Droidcon London is the UK’s biggest gathering of developers who specialise on the Android platform. It takes place once per year at the Business Design Centre in Islington. This year, like every year, I made the pilgrimage along.
The event is informal in nature with much emphasis on learning something new and networking with fellow Android developers, who not only hail from around the UK, but from around Europe and some North American accents can also be heard.
The main focus of the event is for Android professionals to deliver talks on technical subjects. A theme of note this year was Virtual Reality. This was the case from the get-go. The first keynote of the conference was by Noah Falstein of Google who has a background in games development, talking about Google’s efforts and challenges with Virtual Reality and where he sees it going in the future.
I have never been involved with Virtual Reality development before but it was insightful nonetheless to hear of the experiences of someone who is close to the problem and raising points you’d never even think of.
For example, there has been a lot of progress in reducing latency at both hardware and software level so that the motion in the Virtual environment keeps up with the user’s motion. Also, as VR produces two images for each scene, which are slightly offset from each other to cater for each eye, this has to be really thought about as to not make the user uneasy with perspective. This is relevant to what we are doing at xDesign – we’re currently working with Google Cardboard Virtual Reality technology for an app for Visit Scotland.
As usual, Google send a number of their developers along to deliver talks on various aspects of the platform. Chris Banes, who is responsible for some of the Android support libraries, delivered a talk on the inner workings of the Design Support Library – a library provided by Google to assist developers in implementing Material Design in their apps, with explanations of why things are the way they are. I’ve often had to delve deep in to the Design Support Library to debug issues and it was interesting to learn about why the APIs of the library are designed the way they are.
Nick Butcher, an Android design/developer advocate at Google, gave in-depth technical examples of how to create advanced Android animations, using his open-source demonstration application, Plaid. There was great attention to detail, doing advanced animation techniques such as animating the drawing of a path in a vector graphic and custom screen transitions with text.
Huyen Tue Dao delivered a talk about a new way to construct layouts on Android, called ConstraintLayout. The usual way of doing Android layouts is to construct a view hierarchy which can consist of various view managers, but ConstraintLayout is similar to Auto Layout on iOS whereby there is a single layout manager and it lays out its children by using specified rules. For Android developers to relate, it has been described as RelativeLayout on steroids. The takeaway from this talk was that it is a very powerful tool which simplifies creating very complicated layouts, but in my personal opinion it overcomplicates simple layouts, so it’s a tool best used pragmatically in conjunction with existing layout tools.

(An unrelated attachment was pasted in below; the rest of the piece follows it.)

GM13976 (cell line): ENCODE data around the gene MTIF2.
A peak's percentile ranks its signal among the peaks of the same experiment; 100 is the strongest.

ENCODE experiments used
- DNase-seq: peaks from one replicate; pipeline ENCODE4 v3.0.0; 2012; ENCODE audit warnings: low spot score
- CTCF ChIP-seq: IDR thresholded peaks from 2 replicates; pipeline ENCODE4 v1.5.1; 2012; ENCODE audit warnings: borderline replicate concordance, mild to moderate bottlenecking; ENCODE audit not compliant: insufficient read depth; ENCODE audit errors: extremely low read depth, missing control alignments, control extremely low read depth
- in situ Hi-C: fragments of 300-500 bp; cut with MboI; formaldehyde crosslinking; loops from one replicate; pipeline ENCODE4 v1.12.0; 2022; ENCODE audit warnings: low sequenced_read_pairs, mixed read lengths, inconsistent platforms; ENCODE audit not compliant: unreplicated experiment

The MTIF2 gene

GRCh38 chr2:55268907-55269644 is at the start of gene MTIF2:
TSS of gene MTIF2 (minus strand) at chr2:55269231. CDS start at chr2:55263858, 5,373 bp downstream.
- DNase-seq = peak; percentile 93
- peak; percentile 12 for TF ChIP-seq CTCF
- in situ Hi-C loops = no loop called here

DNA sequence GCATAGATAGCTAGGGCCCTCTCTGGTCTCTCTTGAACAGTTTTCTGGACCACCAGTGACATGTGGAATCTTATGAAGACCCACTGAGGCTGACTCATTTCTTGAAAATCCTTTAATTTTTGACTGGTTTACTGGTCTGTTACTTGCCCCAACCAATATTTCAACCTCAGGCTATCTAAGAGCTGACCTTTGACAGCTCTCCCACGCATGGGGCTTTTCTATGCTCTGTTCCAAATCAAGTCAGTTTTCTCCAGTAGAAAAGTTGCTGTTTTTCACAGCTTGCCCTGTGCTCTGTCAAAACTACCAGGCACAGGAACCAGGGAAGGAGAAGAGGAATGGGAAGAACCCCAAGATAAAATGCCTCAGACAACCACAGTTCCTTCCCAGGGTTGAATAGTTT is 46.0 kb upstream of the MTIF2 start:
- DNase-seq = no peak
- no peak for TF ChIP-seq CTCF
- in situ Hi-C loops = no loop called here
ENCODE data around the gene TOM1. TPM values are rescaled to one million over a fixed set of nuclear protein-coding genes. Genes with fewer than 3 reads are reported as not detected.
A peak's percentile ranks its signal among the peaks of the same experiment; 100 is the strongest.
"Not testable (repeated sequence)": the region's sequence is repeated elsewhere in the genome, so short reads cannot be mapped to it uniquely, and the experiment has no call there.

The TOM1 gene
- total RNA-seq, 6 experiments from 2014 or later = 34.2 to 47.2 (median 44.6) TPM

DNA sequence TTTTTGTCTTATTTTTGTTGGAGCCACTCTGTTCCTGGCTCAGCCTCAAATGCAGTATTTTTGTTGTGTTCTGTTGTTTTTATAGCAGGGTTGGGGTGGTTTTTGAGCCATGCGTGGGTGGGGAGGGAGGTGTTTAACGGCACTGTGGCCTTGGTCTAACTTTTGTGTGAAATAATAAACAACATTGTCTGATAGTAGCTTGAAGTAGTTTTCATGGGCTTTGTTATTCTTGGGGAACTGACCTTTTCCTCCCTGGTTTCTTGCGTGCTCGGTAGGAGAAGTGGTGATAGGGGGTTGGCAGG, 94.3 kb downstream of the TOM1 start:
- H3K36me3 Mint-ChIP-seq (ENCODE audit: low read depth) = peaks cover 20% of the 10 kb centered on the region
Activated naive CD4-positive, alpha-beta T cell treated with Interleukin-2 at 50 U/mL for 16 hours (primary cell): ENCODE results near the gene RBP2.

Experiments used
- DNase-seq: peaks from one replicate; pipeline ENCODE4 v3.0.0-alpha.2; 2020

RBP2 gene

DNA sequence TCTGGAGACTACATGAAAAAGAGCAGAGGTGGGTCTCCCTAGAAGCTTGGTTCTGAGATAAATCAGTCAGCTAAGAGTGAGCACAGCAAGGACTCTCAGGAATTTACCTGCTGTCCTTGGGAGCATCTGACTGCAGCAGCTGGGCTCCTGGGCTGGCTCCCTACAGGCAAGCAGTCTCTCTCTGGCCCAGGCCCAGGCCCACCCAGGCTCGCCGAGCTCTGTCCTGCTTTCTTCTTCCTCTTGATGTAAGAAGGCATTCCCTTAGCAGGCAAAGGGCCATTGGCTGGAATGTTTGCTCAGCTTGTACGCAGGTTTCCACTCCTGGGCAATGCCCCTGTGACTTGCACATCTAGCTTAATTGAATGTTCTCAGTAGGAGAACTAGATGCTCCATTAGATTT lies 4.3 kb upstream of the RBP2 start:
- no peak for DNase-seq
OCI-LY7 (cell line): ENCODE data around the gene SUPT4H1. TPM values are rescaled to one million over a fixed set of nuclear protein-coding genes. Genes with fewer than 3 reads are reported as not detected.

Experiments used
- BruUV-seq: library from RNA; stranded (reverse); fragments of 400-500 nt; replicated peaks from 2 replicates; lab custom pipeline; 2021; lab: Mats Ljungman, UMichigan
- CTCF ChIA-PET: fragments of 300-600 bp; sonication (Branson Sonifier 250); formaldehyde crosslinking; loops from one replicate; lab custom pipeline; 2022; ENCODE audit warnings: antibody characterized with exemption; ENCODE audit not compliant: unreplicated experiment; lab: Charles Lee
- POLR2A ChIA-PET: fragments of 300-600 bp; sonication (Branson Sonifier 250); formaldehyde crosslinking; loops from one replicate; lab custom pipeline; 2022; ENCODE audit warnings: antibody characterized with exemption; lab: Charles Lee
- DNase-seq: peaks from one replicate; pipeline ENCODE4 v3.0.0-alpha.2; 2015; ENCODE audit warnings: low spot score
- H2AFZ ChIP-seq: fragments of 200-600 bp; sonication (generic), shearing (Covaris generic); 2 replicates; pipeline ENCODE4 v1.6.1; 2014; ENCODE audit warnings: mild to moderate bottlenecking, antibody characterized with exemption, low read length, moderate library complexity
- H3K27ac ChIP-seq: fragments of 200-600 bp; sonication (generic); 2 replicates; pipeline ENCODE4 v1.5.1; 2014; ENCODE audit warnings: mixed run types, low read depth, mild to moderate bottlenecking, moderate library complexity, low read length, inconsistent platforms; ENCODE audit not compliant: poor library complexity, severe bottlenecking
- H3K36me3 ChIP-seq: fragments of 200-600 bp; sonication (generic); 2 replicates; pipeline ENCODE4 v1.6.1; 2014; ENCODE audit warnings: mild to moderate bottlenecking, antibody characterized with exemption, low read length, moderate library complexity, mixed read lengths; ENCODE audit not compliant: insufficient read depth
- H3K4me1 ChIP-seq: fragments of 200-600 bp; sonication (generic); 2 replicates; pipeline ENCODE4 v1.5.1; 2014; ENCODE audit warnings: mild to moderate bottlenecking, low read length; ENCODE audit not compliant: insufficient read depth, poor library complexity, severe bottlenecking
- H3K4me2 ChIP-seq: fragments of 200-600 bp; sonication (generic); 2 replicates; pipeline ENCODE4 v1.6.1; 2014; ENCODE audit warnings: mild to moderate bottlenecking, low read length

Kai Koenig talked about Kotlin, a JVM based language which is similar to Swift. Kotlin is brought to us by JetBrains, the creator of IntelliJ IDE which forms the basis of Android Studio. The language is able to be compiled for and run on Android. It is statically typed, concise (meaning less boilerplate), safer as it enforces better handling of null pointers. Coding examples were shown during the talk to show the power of the language, and how more can be achieved with less code than Java. Kotlin can even be intermingled with Java in the same project and talk to Java classes easily (after all, it is a JVM based language). Kotlin is not a first class citizen on Android (at least not yet) but it is worth learning and keep an eye on for latest developments as I’m sure it’ll become a bigger deal in the future.
There was an interesting talk by Lisa Wray on RecyclerView, a tool used by Android to create layouts of scrollable lists of recyclable items. She gave code examples of how to easily achieve swipe to dismiss, item dragging and making RecyclerViews scroll more smoothly. This was one of the key learning highlights at the conference for me as I use RecyclerView almost every day and there were features contained inside that I wasn’t even aware of.
And of course, in recent Droidcon history, no Droidcon London is complete with Chet Haase’s end-of-day-one light-hearted comedy keynote, nor his start-of-day-two keynote on what’s new in the Android platform.
As a maturing platform, there was lots of representation for supporting clean code architectures and code testability, accessibility and internationalisation.
It’s impossible to attend all of the sessions. However, Skills Matter publish videos of the talks on their site soon after the conference, so take a look if you’re wanting to see what Droidcon is about.
As usual much was learnt. I spoke to many fellow Android developers and it was insightful to learn about what code architectures and libraries they are using. Because Droidcon is very much focused on developers it means that it is a very collaborative environment. The talks are provided by those who are well known in the Android community for their knowledge and understanding.
My biggest takeaways was learning about tips and tricks in RecyclerView that I’d not seen before, having a glimpse in to what Kotlin is like, learning how to create advanced animations and learning about how to use ConstraintLayout.
A frantic two days of conferencing has come to its inevitable conclusion, but I will be back next year like I always am. It’s always a pleasure.
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